7 myths about training for a trek

Having trained thousands of people for treks throughout the world, we hear alot of incorrect advice and information getting circulated. Here are the top 7 myths about training for a trek.

#1 Altitude Training will prevent altitude sickness
As a certified Altitude Trainer I’ve used this type of training for myself and clients, but have since removed it as a viable option. In terms of fitness, it may provide some slight benefit in your ability to do physical work at altitude, via increase red blood cell count, but personally I believe that I am better off training hard, outside of the altitude room, rather that training less hard and relying on the altitude room to do its job.

In order for altitude training to make a noticeable difference to your performance you would virtually have to sleep in the room, or use it 5-6 hours every day for weeks on end to get any results. Very few people have the time or money to do that, but there are many willing to pay big bucks for the chance that this shortcut might work, unfortunately I think the evidence would show that it doesn’t.

#2 Ankle weights will build leg strength
Ankle weights are designed to make our legs strong at hip flexion, that is, picking up the leg to a certain height under resistance. Whilst this could be useful if you are a high altitude climber and your boots weigh a tonne, there are certainly higher priorities on the list like solid core strength and leg strength in the pushing range, that is, using free weights or a loaded backpack to increase your bodyweight on exercises like step ups. I’m calling this one a fad.

#3 The fittest people always get altitude sickness
This is something I hear regularly on trek reports. There is a ‘super fit’ over-achiever, such as a marathon runner or dedicated triathlete who ends up getting sick. They start out hard and fast, and this early exertion results in altitude sickness. It’s hard to say that there is a relationship between going too hard and getting sick, the evidence is obviously colloquial. But it’s worth noting that your training should be specific to the trekking environment, and that past experience in running marathons and triathlons does not in any way relate to your fitness in the mountains.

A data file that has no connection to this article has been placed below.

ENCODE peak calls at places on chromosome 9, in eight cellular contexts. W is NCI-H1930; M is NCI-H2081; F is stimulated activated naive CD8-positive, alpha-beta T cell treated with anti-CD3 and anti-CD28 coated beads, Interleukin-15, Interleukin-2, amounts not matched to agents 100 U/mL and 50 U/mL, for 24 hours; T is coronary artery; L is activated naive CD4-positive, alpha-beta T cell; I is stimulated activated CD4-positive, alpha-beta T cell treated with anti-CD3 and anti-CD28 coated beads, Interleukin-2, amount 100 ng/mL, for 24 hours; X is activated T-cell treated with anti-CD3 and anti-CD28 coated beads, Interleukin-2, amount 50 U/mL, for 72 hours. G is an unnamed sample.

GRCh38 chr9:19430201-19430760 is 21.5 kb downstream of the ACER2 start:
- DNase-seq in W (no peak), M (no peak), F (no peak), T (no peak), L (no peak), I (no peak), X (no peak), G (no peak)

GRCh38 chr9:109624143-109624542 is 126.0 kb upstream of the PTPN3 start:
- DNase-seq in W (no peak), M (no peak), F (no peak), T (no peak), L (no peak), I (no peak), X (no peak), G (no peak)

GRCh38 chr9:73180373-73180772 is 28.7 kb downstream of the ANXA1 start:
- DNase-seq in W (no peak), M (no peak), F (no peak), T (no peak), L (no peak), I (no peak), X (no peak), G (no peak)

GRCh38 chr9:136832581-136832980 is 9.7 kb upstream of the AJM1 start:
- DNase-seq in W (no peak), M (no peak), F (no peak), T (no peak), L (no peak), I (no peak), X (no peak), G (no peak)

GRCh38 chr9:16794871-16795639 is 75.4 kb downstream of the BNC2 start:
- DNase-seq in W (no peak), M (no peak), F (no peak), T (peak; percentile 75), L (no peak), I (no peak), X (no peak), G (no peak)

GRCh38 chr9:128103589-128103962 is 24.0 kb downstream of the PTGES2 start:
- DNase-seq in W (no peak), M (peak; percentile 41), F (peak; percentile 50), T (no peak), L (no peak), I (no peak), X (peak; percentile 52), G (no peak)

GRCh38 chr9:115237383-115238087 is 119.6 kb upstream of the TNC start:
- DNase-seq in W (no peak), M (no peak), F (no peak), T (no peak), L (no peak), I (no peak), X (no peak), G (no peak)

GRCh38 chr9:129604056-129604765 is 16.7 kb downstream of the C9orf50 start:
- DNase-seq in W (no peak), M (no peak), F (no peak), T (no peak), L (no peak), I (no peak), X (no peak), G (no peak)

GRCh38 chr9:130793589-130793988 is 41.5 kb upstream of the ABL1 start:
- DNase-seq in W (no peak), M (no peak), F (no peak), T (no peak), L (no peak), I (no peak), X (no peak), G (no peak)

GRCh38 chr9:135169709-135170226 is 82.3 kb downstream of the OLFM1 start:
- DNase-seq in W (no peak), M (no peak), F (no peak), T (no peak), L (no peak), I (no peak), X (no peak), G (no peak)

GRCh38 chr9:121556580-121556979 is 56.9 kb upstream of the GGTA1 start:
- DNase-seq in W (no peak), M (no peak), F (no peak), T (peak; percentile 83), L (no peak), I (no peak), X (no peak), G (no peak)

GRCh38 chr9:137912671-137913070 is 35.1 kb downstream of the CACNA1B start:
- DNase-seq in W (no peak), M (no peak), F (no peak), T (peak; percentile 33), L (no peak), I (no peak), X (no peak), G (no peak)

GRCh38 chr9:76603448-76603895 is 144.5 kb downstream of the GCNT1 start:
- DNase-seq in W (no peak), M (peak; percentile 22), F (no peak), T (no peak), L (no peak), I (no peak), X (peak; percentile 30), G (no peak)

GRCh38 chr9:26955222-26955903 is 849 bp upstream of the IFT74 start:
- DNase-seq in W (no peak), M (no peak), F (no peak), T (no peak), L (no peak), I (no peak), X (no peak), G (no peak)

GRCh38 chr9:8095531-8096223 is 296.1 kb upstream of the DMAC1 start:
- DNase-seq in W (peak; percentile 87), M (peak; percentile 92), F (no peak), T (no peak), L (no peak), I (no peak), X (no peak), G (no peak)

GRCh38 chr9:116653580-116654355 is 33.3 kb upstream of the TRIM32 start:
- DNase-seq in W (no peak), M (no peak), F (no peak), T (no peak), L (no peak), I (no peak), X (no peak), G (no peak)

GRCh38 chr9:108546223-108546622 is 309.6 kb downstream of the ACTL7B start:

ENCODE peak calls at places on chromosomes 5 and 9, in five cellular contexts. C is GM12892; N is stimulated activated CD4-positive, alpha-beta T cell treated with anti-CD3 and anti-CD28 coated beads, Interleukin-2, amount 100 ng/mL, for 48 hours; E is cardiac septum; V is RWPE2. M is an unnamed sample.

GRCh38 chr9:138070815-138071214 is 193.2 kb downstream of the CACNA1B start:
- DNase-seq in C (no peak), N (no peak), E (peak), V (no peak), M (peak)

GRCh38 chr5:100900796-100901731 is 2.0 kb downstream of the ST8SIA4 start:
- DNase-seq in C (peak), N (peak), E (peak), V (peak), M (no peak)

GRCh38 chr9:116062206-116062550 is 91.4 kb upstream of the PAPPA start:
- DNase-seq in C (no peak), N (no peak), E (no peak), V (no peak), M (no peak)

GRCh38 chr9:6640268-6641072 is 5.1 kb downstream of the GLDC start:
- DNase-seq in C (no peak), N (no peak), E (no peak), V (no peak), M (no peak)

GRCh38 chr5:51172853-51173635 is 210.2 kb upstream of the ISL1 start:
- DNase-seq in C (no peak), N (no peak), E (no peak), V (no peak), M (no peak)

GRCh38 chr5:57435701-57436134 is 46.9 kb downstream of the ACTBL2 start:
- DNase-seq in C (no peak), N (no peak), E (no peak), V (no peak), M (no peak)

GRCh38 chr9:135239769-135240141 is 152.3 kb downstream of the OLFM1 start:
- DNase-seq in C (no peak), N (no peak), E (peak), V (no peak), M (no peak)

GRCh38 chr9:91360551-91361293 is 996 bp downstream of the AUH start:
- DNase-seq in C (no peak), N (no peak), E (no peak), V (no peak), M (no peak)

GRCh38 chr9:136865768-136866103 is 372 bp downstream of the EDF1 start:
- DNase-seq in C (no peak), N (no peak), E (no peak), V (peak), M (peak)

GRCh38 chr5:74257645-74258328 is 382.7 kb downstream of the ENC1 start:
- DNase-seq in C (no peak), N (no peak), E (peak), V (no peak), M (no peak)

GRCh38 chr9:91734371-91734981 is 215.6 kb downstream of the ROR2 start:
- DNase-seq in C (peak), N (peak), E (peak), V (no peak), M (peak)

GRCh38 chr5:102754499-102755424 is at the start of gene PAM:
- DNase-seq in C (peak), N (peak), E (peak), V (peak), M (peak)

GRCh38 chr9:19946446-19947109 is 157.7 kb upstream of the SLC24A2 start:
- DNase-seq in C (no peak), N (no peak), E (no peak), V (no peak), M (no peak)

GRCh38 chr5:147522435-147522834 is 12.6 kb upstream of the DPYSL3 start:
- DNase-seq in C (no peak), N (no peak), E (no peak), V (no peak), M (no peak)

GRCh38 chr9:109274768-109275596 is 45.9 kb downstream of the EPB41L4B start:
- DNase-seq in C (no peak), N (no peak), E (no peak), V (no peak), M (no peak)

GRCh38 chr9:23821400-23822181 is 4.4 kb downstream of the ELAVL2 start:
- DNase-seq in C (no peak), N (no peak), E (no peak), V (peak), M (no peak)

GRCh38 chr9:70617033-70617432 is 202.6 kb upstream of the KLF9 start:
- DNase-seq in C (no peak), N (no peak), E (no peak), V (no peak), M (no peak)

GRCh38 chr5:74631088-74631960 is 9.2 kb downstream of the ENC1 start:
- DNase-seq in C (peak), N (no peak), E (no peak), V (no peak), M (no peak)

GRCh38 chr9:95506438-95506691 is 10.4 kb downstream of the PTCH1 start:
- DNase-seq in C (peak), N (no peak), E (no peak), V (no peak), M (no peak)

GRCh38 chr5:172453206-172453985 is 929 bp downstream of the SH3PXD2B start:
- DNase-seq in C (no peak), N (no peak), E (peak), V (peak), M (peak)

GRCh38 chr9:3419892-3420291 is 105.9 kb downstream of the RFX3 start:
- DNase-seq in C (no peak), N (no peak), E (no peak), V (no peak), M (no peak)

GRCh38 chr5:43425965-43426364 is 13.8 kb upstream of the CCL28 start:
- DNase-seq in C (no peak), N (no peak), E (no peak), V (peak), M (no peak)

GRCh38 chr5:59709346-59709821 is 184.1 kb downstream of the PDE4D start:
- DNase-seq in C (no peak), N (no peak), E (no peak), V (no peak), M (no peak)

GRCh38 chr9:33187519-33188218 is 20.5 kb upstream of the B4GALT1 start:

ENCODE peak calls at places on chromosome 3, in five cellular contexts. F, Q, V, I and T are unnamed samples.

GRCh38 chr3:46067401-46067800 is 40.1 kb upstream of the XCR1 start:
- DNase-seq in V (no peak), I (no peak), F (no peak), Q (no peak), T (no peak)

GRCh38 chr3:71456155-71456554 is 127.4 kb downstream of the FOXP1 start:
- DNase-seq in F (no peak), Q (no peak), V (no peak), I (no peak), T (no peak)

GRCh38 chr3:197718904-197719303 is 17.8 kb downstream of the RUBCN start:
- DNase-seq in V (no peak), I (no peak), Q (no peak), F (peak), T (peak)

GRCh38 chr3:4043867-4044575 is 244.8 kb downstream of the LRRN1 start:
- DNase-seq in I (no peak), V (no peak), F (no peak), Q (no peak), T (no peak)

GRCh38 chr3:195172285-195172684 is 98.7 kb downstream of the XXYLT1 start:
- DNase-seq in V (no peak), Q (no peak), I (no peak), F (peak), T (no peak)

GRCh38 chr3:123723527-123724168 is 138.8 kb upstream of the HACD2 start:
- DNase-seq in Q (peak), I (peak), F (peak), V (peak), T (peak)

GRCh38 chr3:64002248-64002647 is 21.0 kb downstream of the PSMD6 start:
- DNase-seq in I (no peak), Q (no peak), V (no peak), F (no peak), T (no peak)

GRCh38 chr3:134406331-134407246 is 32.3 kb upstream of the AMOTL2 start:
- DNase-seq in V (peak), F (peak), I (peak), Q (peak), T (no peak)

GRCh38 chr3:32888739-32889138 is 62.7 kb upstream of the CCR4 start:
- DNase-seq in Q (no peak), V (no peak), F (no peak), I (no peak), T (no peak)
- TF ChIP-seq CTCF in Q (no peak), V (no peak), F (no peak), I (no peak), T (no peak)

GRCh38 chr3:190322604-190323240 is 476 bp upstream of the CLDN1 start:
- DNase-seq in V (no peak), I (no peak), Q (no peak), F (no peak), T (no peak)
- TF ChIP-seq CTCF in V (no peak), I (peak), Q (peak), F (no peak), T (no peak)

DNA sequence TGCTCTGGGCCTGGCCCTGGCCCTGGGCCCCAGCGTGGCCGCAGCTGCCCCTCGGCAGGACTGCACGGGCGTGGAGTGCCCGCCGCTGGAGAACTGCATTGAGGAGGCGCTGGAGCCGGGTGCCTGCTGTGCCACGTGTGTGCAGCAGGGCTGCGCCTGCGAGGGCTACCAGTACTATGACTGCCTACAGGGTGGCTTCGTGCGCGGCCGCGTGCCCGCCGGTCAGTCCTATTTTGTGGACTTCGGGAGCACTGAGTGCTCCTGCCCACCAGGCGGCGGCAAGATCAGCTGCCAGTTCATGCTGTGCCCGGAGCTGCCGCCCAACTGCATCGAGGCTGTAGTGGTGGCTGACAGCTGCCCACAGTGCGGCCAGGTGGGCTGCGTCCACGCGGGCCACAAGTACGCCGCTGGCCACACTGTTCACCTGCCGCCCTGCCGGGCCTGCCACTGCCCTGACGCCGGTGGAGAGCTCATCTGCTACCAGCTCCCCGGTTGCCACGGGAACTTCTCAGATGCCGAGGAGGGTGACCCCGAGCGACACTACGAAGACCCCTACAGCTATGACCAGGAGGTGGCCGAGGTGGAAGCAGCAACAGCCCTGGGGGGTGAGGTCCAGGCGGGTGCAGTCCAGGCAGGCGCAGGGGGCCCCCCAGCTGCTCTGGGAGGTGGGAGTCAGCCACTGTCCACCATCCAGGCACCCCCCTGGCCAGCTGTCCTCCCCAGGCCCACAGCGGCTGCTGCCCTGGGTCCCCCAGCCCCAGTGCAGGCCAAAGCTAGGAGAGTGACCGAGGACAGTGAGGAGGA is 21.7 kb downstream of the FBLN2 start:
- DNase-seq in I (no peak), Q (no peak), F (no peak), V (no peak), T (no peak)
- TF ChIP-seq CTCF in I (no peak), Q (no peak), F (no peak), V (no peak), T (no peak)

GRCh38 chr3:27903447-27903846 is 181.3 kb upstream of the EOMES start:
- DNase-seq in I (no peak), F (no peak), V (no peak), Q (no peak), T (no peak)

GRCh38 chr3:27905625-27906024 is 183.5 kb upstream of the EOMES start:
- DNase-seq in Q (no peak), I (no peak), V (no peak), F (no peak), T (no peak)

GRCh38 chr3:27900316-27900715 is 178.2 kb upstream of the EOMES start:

#4 The most effective training is just hiking
Not from my experience. I’ve recorded a significant performance increase in trekkers who have come to me because they felt they have reached a plateau in their training which solely involved hiking. There is only so much strength and cardio vascular adaption that you can gain from just walking or hiking. To build strength, prevent injury and really see cardio vascular adaptions, you need to have the right balance of gym based strength work, running and sport specific training that a well written training program provides. Plus, you need to train 5-6 days a week and not many people can squeeze in that much worth-while hiking.

#5 Swimming is good training for a trek
Swimming is great for cardio vascular fitness, core and upper strength and a low impact option for those with bad knees, but it doesn’t place gravitational forces on the body. Instead, utilise cardio vascular exercises that have the increased benefit of building trekking specific strength, like running or trail running.

#6 Using machine weights will build leg strength
Machines were designed in the 80’s to help bodybuilders isolate muscles, they are meant for building muscle size, which has no real relationship to strength. The only reason that machines are in every big box gym is that they are unlikely to be used incorrectly and provide solo gym goers some ideas on what to do. Machine weights allow you to isolate muscles without the hassle of dealing with core strength, balance and stability. When training for an unpredictable environment, we want to do the exact opposite. Use free weights or your own bodyweight to train. By doing this, you are utilising your core strength and improving your balance and stability, whilst simultaneously getting strong in full and free ranges of motion.

#7 You can’t train for the mountains in the gym
I hear this a lot, and to be honest, there is some truth in it. You will absolutely need to get out into the natural environment as much as possible, every weekend if you can. But the strength work in the gym is something that is necessary to build adequate strength, prevent injury and muscle soreness on your trek. Work with 30% in the gym, 30% tempo training and 40% out in the mountains.

Good training is all about having a plan and having a mentor or a team to help you stay on track. At Base Camp we can help you with all three!

Learn how to train for your trek the right way with a free week of our Trek Starter Program.

You may also be interested in:
Mountain Fitness Test
How to analyse the demands of your trek


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